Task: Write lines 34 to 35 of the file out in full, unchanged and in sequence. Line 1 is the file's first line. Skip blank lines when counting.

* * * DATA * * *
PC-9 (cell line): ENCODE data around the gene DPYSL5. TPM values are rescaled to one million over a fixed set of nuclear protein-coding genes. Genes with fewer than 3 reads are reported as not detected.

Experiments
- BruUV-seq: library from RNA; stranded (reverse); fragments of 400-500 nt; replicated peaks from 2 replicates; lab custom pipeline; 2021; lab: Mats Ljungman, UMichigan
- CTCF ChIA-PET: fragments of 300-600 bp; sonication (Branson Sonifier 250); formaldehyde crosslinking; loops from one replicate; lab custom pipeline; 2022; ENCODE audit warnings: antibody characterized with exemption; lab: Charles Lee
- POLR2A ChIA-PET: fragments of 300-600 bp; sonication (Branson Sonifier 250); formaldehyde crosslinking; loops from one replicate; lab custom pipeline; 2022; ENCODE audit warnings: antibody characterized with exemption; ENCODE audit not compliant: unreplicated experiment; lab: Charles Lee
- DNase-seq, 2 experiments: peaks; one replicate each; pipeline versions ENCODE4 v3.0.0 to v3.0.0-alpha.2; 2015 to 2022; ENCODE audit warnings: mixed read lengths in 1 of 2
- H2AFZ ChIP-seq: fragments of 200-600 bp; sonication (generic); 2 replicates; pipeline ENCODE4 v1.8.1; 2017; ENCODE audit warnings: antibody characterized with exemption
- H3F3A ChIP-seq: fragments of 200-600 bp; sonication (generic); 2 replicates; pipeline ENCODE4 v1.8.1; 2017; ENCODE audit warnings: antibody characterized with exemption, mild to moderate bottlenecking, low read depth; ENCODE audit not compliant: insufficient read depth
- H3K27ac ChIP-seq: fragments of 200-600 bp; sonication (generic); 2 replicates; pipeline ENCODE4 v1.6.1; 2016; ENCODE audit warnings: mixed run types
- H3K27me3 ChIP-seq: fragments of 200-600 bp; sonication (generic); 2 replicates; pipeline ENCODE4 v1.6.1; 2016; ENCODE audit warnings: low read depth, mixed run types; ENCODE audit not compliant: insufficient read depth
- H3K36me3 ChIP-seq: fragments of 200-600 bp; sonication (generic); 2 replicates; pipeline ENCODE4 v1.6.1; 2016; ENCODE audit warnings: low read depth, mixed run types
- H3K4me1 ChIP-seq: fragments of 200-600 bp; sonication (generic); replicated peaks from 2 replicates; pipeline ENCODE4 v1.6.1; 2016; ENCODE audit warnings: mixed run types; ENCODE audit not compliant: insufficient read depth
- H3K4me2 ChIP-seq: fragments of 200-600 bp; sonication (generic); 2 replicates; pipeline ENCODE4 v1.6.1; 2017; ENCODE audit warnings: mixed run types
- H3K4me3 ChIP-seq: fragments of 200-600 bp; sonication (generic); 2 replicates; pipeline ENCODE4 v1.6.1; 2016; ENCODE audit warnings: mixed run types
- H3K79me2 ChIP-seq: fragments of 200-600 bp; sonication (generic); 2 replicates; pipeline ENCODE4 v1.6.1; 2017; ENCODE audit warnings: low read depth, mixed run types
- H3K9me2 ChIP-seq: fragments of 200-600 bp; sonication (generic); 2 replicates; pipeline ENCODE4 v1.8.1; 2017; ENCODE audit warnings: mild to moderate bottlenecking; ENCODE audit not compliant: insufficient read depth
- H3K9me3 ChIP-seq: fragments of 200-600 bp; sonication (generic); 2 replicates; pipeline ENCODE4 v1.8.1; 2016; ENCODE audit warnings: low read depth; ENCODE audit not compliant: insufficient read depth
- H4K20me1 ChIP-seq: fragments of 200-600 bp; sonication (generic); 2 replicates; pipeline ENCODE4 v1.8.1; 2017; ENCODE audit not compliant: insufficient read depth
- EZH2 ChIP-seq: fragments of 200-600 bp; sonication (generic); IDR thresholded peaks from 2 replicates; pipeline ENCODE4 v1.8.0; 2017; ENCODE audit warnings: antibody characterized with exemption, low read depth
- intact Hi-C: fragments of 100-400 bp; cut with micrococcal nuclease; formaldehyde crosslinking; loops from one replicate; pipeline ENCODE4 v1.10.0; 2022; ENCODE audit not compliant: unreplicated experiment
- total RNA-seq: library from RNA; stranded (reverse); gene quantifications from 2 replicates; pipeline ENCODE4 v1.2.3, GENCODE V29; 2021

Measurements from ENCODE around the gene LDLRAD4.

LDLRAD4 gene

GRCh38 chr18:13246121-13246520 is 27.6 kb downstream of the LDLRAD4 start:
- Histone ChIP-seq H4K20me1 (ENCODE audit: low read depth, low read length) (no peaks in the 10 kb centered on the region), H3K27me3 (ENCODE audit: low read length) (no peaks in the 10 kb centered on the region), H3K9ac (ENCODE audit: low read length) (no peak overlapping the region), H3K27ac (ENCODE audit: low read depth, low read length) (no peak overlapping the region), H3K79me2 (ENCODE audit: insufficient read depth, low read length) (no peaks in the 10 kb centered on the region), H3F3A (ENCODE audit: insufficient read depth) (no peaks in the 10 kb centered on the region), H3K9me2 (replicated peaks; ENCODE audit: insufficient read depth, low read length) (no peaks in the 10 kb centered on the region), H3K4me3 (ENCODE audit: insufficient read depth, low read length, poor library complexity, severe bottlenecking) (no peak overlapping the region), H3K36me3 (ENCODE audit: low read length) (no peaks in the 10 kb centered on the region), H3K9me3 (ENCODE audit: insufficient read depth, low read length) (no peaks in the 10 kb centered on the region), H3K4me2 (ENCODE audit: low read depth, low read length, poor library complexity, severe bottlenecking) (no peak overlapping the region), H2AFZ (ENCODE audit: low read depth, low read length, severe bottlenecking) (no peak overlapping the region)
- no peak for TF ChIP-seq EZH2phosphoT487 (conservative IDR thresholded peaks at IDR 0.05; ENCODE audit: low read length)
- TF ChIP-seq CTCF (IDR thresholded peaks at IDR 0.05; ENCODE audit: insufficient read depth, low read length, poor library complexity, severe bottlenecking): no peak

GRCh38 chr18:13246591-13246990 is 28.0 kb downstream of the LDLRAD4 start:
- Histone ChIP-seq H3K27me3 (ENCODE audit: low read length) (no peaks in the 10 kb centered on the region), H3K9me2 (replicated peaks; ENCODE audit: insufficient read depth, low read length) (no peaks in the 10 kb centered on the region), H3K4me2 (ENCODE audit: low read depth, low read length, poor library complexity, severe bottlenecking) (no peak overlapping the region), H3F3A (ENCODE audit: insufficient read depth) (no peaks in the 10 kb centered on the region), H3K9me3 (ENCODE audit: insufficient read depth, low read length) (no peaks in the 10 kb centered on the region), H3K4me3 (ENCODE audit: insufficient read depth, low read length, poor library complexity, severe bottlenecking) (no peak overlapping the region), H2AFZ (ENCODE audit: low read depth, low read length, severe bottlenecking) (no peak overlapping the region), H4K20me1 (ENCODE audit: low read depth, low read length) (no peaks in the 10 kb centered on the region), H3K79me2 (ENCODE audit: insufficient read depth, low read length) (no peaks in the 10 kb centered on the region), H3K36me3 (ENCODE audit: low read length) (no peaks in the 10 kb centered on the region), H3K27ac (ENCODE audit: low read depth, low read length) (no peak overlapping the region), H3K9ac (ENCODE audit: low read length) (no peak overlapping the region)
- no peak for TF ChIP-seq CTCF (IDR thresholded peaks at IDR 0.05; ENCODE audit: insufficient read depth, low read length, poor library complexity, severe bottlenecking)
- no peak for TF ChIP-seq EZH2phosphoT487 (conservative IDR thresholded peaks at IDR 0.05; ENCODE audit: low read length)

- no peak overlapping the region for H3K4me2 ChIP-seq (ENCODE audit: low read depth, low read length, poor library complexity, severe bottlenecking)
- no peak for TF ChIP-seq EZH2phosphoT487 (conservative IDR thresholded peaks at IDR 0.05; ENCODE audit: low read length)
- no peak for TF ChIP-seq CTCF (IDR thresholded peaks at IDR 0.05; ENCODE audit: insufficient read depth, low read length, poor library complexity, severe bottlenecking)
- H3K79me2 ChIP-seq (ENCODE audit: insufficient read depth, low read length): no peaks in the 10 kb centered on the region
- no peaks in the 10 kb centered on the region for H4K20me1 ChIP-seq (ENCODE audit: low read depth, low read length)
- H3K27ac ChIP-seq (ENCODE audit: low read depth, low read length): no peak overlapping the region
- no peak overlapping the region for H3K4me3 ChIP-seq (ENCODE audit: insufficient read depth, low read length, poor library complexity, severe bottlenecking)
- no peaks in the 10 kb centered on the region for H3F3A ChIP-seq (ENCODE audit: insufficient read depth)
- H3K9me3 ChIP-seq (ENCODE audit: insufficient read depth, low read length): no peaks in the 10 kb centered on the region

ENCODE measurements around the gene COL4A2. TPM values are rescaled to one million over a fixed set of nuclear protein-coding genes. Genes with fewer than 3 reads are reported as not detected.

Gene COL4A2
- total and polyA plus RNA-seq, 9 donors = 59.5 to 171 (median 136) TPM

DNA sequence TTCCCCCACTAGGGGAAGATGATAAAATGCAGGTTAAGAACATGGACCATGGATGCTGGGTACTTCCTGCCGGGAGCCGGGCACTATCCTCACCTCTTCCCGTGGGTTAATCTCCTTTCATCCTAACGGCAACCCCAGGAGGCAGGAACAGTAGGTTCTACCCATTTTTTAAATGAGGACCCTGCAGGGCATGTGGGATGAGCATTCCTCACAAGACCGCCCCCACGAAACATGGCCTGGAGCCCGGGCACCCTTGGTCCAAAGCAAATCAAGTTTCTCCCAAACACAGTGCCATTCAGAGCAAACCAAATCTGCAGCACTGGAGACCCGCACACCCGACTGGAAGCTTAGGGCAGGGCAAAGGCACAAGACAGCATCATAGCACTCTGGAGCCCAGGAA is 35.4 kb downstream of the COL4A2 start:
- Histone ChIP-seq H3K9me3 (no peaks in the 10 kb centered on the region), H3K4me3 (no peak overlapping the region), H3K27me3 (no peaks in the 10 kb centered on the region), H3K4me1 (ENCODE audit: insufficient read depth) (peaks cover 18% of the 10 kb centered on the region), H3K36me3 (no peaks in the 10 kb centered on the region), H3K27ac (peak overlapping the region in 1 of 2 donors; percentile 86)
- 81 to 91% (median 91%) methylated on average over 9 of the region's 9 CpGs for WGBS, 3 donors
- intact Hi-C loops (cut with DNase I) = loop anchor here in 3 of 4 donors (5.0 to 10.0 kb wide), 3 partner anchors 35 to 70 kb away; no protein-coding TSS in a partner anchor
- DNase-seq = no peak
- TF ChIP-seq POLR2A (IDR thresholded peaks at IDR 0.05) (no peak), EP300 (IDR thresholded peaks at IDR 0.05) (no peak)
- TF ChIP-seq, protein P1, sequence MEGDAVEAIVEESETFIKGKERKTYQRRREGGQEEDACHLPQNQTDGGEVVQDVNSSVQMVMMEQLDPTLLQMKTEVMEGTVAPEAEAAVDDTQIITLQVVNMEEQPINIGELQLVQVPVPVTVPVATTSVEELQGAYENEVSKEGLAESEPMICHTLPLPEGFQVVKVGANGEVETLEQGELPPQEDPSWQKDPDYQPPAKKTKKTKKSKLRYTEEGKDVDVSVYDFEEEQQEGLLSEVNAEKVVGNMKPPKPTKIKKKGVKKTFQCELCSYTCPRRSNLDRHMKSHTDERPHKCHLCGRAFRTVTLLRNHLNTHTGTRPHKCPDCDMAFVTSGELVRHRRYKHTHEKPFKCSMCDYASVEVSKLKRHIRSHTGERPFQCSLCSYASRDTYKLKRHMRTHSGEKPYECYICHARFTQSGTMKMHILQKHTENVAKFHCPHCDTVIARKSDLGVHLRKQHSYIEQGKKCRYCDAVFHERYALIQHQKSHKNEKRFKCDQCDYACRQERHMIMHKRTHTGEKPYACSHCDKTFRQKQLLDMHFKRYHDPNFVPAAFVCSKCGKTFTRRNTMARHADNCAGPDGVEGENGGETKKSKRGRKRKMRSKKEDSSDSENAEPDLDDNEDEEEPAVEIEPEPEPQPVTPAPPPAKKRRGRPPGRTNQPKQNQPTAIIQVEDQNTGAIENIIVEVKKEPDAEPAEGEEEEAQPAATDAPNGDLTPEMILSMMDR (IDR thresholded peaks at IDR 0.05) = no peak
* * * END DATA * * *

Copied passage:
- no peak for TF ChIP-seq CTCF (IDR thresholded peaks at IDR 0.05; ENCODE audit: insufficient read depth, low read length, poor library complexity, severe bottlenecking)
- H3K79me2 ChIP-seq (ENCODE audit: insufficient read depth, low read length): no peaks in the 10 kb centered on the region